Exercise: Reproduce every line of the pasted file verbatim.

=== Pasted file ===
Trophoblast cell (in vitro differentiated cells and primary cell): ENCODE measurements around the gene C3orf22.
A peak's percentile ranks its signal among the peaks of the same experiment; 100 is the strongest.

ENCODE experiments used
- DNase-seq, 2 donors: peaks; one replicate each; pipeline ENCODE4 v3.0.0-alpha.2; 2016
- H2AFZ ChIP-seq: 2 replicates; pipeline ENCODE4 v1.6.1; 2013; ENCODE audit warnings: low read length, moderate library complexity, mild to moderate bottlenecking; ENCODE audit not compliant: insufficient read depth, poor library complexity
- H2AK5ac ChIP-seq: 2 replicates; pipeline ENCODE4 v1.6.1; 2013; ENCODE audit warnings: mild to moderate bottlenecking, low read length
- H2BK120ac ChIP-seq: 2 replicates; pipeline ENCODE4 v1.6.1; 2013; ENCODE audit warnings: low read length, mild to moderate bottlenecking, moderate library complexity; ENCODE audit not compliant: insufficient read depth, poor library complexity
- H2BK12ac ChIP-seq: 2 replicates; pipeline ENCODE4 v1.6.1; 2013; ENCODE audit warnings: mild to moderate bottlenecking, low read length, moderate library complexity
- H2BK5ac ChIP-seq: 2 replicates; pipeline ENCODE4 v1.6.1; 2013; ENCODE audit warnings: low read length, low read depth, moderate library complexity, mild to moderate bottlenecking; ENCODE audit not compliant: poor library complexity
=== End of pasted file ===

Trophoblast cell (in vitro differentiated cells and primary cell): ENCODE measurements around the gene C3orf22.
A peak's percentile ranks its signal among the peaks of the same experiment; 100 is the strongest.

ENCODE experiments used
- DNase-seq, 2 donors: peaks; one replicate each; pipeline ENCODE4 v3.0.0-alpha.2; 2016
- H2AFZ ChIP-seq: 2 replicates; pipeline ENCODE4 v1.6.1; 2013; ENCODE audit warnings: low read length, moderate library complexity, mild to moderate bottlenecking; ENCODE audit not compliant: insufficient read depth, poor library complexity
- H2AK5ac ChIP-seq: 2 replicates; pipeline ENCODE4 v1.6.1; 2013; ENCODE audit warnings: mild to moderate bottlenecking, low read length
- H2BK120ac ChIP-seq: 2 replicates; pipeline ENCODE4 v1.6.1; 2013; ENCODE audit warnings: low read length, mild to moderate bottlenecking, moderate library complexity; ENCODE audit not compliant: insufficient read depth, poor library complexity
- H2BK12ac ChIP-seq: 2 replicates; pipeline ENCODE4 v1.6.1; 2013; ENCODE audit warnings: mild to moderate bottlenecking, low read length, moderate library complexity
- H2BK5ac ChIP-seq: 2 replicates; pipeline ENCODE4 v1.6.1; 2013; ENCODE audit warnings: low read length, low read depth, moderate library complexity, mild to moderate bottlenecking; ENCODE audit not compliant: poor library complexity